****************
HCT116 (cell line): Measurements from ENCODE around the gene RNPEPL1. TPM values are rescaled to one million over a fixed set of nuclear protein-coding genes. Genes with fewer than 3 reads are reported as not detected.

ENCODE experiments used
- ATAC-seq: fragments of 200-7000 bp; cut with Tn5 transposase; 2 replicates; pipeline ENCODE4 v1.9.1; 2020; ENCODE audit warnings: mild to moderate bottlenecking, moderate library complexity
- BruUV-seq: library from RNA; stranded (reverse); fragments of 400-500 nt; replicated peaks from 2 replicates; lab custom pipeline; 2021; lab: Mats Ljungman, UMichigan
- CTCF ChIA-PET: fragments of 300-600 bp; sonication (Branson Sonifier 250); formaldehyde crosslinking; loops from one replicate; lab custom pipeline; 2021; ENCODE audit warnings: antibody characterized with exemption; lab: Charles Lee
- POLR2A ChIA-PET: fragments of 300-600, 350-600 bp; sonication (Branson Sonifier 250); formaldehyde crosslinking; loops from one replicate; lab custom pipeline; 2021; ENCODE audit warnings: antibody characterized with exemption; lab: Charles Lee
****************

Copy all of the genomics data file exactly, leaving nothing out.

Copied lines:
HCT116 (cell line): Measurements from ENCODE around the gene RNPEPL1. TPM values are rescaled to one million over a fixed set of nuclear protein-coding genes. Genes with fewer than 3 reads are reported as not detected.

ENCODE experiments used
- ATAC-seq: fragments of 200-7000 bp; cut with Tn5 transposase; 2 replicates; pipeline ENCODE4 v1.9.1; 2020; ENCODE audit warnings: mild to moderate bottlenecking, moderate library complexity
- BruUV-seq: library from RNA; stranded (reverse); fragments of 400-500 nt; replicated peaks from 2 replicates; lab custom pipeline; 2021; lab: Mats Ljungman, UMichigan
- CTCF ChIA-PET: fragments of 300-600 bp; sonication (Branson Sonifier 250); formaldehyde crosslinking; loops from one replicate; lab custom pipeline; 2021; ENCODE audit warnings: antibody characterized with exemption; lab: Charles Lee
- POLR2A ChIA-PET: fragments of 300-600, 350-600 bp; sonication (Branson Sonifier 250); formaldehyde crosslinking; loops from one replicate; lab custom pipeline; 2021; ENCODE audit warnings: antibody characterized with exemption; lab: Charles Lee